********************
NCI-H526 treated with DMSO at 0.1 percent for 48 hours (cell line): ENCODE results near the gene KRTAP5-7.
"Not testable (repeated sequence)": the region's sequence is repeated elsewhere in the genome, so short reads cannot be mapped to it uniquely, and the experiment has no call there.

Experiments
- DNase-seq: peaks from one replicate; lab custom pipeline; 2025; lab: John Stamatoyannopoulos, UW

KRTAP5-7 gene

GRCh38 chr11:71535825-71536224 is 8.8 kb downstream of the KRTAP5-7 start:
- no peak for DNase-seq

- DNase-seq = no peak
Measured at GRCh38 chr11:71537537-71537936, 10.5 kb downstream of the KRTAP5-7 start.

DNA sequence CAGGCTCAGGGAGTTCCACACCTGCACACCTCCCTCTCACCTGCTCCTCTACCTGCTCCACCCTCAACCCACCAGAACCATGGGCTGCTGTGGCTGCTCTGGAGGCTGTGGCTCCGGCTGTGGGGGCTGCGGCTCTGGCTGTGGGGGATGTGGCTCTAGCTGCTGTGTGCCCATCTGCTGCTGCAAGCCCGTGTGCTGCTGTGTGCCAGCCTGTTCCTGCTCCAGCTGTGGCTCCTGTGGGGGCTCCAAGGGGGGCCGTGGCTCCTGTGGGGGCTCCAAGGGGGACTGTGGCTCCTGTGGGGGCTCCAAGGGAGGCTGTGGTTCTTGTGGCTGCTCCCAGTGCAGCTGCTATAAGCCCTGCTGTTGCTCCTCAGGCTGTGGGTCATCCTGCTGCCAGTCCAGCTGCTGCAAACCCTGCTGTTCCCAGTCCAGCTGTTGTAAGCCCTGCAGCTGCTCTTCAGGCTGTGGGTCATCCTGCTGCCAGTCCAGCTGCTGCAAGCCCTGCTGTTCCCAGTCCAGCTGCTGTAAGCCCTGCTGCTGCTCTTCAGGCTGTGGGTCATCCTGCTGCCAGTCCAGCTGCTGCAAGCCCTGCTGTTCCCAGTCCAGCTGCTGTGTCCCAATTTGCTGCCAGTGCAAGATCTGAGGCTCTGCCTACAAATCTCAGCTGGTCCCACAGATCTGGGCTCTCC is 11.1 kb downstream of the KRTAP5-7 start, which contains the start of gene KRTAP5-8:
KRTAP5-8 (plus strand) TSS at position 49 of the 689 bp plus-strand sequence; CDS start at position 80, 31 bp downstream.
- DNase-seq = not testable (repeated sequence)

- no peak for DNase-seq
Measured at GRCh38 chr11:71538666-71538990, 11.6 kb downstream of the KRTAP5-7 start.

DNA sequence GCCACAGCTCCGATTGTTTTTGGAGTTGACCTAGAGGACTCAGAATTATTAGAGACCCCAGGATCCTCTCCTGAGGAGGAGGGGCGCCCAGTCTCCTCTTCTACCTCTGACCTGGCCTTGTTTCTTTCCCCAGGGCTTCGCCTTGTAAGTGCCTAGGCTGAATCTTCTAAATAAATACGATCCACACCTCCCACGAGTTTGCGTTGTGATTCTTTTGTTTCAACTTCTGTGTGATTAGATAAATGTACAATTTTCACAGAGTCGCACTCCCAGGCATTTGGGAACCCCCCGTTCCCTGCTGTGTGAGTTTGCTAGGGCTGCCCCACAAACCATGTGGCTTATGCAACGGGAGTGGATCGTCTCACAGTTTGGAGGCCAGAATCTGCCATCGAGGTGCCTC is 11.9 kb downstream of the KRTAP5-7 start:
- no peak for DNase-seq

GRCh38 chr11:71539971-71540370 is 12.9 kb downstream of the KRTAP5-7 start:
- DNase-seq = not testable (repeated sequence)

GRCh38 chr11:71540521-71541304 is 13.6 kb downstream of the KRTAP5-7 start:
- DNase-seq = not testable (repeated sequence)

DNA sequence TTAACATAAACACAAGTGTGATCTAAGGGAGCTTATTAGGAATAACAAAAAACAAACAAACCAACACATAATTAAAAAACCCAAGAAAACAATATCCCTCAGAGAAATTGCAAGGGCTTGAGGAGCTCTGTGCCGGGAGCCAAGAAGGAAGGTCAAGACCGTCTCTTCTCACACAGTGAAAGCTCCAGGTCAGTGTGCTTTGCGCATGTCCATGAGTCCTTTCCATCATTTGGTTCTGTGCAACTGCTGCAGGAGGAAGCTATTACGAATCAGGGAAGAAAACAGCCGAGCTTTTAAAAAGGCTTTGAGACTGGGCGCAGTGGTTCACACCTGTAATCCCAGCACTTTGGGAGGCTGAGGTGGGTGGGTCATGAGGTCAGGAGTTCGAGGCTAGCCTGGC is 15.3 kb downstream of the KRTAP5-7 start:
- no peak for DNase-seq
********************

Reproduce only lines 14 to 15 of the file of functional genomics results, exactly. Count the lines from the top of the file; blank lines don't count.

Measured at GRCh38 chr11:71538666-71538990, 11.6 kb downstream of the KRTAP5-7 start.

DNA sequence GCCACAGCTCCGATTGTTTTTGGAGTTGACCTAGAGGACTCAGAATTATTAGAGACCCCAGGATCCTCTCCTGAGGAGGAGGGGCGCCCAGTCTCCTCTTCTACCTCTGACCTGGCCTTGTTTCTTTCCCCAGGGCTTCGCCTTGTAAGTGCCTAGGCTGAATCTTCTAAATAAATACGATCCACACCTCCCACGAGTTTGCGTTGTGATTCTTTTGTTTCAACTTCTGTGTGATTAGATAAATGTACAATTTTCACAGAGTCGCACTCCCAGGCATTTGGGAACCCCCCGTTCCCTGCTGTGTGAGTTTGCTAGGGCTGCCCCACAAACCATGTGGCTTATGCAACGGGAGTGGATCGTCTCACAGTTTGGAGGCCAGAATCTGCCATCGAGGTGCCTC is 11.9 kb downstream of the KRTAP5-7 start: